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Invisible: How Young Women with Serious Health Issues Navigate Work, Relationships, and the Pressure to Seem Just Fine
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Invisible: How Young Women with Serious Health Issues Navigate Work, Relationships, and the Pressure to Seem Just Fine

4.13  ·  Rating details ·  505 ratings  ·  119 reviews
An exploration of women navigating serious health issues at an age where they're expected to be healthy, dating, having careers and children.

Miriam's doctor didn't believe she had breast cancer. She did.

Sophie navigates being the only black scientist in her lab while studying the very disease, HIV, that she hides from her coworkers.

For Victoria, coming out as a transgender
Hardcover, 240 pages
Published February 27th 2018 by Beacon Press
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Average rating 4.13  · 
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Start your review of Invisible: How Young Women with Serious Health Issues Navigate Work, Relationships, and the Pressure to Seem Just Fine
Jan 15, 2018 rated it really liked it
Shelves: social-justice
"Research shows that the way other people view and respond to women with chronic illness has an important effect on their construction of self-identity."
As a young woman living with a chronic illness, I jumped at the chance to read this. Living with cystic fibrosis has had an enormous impact on every aspect of my life, both in the tangible sense and in the way I view my life and plan for the future. It can be incredibly isolating to live a life that feels so different from your peers, and I'm a
Mar 17, 2018 rated it really liked it
Invisible covered many of the things that women with various illnesses experience, mostly relating to social stigma in the personal life, work life, and within the medical community.

As a chronically ill person, I found some of this book to be relatable, but I was more than a little disappointed in the fact that there was a significant concentration on cancer and various acute onset illnesses, as opposed to those invisible or chronic illnesses that remain lifelong. The experiences are different,
Apr 30, 2018 rated it liked it
I am very conflicted about this book, but none of that confliction has to do with the quality of the work. Both the research and the care put into the book are fantastic, I was highlighting quotes constantly because I didn't want to forgot how eloquently she put ideas I've had tumble around my head for ages.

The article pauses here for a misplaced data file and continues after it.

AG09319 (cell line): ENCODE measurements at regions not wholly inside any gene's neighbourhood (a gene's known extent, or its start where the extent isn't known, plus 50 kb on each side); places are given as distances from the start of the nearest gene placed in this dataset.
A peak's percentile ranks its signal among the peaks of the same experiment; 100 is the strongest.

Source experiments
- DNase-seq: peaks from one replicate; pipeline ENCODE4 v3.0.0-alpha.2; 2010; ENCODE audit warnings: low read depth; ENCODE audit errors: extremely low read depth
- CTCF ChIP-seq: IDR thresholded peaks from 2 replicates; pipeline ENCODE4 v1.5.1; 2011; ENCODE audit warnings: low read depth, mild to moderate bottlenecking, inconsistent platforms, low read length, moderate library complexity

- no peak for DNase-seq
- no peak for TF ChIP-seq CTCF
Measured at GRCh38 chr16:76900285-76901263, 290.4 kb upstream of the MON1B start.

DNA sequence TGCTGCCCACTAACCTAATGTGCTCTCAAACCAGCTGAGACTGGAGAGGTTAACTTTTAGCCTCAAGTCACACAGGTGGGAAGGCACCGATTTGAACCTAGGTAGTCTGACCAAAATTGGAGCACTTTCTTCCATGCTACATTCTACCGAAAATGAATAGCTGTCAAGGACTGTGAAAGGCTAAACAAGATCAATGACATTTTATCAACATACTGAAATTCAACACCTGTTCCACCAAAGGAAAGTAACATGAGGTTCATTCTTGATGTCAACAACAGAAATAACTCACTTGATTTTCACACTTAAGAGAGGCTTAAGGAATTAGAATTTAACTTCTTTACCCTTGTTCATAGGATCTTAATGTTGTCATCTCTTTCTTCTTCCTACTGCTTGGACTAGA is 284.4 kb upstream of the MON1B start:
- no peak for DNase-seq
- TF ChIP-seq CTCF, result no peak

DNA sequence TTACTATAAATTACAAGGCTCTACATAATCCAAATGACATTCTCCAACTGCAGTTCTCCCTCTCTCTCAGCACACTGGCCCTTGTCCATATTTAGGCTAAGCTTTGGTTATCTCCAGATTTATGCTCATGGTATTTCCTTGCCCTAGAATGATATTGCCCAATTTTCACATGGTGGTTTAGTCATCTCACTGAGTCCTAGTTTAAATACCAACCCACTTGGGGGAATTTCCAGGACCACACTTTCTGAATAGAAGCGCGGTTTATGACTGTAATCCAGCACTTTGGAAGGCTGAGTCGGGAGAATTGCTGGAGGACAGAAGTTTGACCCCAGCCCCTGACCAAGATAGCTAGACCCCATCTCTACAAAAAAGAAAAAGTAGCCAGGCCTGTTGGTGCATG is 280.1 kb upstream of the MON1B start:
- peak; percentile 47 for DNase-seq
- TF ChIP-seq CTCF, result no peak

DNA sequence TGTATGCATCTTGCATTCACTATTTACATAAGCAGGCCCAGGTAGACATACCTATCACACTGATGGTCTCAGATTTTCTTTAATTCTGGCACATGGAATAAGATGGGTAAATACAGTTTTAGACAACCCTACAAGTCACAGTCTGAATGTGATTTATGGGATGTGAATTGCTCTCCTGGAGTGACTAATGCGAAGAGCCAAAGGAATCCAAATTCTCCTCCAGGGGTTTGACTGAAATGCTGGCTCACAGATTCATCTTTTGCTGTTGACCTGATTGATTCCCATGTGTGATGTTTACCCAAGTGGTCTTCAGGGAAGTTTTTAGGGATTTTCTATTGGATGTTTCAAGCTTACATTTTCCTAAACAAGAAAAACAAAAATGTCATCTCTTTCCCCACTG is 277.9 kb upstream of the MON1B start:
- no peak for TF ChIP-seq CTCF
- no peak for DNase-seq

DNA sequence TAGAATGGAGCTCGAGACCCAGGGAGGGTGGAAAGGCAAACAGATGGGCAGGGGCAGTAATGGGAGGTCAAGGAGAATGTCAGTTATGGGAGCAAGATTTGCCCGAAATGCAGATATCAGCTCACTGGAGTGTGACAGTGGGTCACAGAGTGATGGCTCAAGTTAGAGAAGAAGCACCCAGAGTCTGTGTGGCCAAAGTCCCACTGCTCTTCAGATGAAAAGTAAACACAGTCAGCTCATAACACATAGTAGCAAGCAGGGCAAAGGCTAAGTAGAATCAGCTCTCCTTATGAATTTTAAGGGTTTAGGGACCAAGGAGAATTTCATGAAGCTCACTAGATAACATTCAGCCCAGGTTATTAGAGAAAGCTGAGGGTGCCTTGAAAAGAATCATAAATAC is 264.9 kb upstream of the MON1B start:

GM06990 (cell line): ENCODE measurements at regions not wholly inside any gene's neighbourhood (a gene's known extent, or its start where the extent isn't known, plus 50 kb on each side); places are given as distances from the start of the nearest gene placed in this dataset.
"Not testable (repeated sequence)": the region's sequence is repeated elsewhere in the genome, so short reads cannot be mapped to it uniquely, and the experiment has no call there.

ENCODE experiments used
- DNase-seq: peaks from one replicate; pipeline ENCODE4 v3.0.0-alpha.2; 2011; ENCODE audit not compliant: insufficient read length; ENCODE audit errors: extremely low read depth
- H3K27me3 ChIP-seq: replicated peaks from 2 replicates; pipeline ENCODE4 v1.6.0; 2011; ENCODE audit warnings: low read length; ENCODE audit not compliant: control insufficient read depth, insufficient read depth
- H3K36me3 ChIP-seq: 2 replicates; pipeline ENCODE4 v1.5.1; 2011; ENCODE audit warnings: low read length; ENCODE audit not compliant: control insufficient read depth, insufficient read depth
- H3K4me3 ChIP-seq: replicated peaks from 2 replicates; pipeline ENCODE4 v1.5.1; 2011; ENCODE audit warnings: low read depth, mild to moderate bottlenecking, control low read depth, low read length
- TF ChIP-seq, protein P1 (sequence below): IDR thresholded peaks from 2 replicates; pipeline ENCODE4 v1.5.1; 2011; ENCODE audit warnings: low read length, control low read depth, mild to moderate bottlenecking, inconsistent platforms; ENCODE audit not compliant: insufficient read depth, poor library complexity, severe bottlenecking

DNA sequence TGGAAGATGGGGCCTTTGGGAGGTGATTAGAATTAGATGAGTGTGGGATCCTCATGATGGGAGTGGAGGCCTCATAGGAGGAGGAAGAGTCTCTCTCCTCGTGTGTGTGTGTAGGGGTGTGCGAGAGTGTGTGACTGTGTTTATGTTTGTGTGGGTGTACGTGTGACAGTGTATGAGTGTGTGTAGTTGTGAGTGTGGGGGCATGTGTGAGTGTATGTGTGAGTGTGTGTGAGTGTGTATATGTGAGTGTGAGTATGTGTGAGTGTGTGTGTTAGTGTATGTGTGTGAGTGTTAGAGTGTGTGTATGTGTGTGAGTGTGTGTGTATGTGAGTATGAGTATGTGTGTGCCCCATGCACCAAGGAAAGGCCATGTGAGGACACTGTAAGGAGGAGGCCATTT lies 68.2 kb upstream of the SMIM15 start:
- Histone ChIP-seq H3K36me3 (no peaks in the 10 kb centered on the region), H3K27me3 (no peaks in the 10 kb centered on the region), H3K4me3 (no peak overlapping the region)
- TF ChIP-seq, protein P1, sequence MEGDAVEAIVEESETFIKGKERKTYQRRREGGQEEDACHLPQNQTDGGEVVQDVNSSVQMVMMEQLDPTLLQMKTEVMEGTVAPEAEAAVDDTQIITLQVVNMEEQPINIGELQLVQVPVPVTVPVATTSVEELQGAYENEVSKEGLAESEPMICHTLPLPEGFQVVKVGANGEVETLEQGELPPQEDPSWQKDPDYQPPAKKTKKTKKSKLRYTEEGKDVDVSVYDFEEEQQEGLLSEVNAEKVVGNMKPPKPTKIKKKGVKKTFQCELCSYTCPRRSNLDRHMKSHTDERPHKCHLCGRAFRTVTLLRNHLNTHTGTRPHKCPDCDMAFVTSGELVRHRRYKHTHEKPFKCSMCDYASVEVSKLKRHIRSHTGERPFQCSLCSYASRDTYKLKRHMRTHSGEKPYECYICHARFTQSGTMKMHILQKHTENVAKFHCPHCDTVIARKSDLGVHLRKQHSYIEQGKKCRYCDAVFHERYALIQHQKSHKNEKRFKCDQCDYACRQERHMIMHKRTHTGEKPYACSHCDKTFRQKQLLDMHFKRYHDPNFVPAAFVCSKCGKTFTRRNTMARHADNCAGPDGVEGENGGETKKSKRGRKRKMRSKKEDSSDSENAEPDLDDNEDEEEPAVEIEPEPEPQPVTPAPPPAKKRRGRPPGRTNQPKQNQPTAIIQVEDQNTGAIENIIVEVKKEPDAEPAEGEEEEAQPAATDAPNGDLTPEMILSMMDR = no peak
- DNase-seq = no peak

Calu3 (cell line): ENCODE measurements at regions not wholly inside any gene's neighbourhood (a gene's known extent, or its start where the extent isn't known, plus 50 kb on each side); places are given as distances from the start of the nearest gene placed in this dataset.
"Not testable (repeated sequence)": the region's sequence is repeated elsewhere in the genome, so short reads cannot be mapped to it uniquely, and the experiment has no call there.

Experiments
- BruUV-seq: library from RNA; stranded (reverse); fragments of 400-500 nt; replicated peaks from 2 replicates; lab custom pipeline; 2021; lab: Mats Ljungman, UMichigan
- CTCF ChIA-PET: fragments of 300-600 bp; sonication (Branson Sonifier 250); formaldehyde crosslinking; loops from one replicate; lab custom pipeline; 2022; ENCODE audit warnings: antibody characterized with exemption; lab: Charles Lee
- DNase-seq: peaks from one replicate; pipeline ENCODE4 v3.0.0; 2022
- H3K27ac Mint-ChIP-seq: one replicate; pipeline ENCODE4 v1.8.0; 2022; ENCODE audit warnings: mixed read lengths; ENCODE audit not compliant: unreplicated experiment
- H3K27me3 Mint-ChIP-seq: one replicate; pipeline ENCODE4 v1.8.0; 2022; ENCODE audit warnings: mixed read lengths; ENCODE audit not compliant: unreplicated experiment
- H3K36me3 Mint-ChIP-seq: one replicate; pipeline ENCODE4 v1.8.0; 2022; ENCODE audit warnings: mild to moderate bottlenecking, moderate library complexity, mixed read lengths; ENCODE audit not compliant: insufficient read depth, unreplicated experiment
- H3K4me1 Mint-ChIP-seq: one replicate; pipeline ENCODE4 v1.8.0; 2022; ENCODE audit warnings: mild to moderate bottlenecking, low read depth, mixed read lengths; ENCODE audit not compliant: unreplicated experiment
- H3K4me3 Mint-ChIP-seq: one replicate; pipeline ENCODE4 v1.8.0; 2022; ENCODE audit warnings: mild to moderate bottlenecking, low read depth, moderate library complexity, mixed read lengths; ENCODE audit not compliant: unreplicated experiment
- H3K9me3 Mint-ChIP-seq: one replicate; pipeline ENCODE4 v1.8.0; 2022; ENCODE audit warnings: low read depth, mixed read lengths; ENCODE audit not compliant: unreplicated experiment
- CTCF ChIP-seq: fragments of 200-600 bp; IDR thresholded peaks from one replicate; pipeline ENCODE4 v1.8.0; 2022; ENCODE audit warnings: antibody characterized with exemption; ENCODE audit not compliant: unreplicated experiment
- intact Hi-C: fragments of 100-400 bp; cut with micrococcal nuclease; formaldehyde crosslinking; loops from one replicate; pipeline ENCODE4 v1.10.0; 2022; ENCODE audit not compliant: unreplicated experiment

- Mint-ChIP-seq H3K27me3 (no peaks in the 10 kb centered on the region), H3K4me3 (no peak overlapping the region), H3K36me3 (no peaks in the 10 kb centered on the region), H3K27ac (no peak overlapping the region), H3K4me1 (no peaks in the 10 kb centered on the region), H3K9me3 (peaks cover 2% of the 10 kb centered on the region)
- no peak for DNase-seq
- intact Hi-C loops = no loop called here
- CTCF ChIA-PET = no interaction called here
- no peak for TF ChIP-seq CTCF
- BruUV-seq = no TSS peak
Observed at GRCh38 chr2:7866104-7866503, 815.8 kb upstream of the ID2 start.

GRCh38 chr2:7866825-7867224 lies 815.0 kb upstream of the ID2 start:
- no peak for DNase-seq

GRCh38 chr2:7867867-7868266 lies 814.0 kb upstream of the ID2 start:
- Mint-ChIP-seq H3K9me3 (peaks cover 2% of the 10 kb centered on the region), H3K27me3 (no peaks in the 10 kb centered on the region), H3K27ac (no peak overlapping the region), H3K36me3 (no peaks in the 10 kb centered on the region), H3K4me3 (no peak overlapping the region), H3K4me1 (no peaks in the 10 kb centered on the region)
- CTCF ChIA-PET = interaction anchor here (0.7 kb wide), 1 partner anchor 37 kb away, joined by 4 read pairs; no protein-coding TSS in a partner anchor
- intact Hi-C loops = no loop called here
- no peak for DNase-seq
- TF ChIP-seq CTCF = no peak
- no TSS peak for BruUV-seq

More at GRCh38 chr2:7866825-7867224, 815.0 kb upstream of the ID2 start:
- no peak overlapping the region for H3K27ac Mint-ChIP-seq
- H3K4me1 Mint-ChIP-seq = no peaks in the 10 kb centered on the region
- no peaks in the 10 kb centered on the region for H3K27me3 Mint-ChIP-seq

However, as the author mentioned in her author's note, this book cannot cover ever illness/disability/etc. I have four different chronic illnesses, none of which are life threatening, they ar
Aug 25, 2018 rated it it was ok
I feel a little badly that I didn’t get more out of this book, because the author comes across as a really interesting and special person. However, as a young woman with chronic illness, I found reading a repetitive litany of all the horrible ways young women with illness are treated to be depressing, not helpful. For me, the book lacked a point. The only one I can think of is to hope that non-sick/able-bodied people read this book and gain some insight into ways they shouldn’t treat young women ...more
When I began reading "Invisible," knowing little more about it than the title, I had certain expectations. I expected to be let down. As a trans and Queer disabled person, I am used to reading books about healthcare that do not include people like me and my friends. I figured I would get something out of it nonetheless and gave it a go. This is the first book of this kind that I have read- that was not specifically about LGBTQ populations- that didn't let me down. Hirsch worked very hard to incl ...more
May 27, 2018 rated it liked it
What an incredibly important topic. I am extremely glad that this was published and exists in the world. However, this book lacked the structure, arc, and overall cohesion I desired that would also serve to lend the topic a driving aim. I got to the end and felt like I read a long narrative list of terrible things that happen to young women in the healthcare system. I have a suspicion that the majority of people who snatch up this book will be young women with health issues and I felt like it wa ...more
Mar 27, 2018 rated it really liked it
Shelves: arc
Part memoir, part anecdote, and part research, Invisible does an amazing job looking at women society deems "too young" or "too pretty" to be sick.

The good:

- The book is own voices for both health issues and being queer, which is awesome in its own right, and her conscientious efforts mean...

- may be the most intersectional book I've ever read. Lent Hirsch mentions how each woman interviewed identifies and the range across race, sexuality, religion, and gender is amazing. She goes into h
Kira Brighton
Mar 30, 2018 rated it really liked it
I went into this expecting to find the stories of people like me. I got that, but I also learned that my life is even crappier than I already thought it was and I will never find love. So that's fun!

In all seriousness, while this book may not be the most uplifting read for young women with health issues, I think it'll be educational for the rest of the population. It's a solidly written book, and I'm really glad that it exists.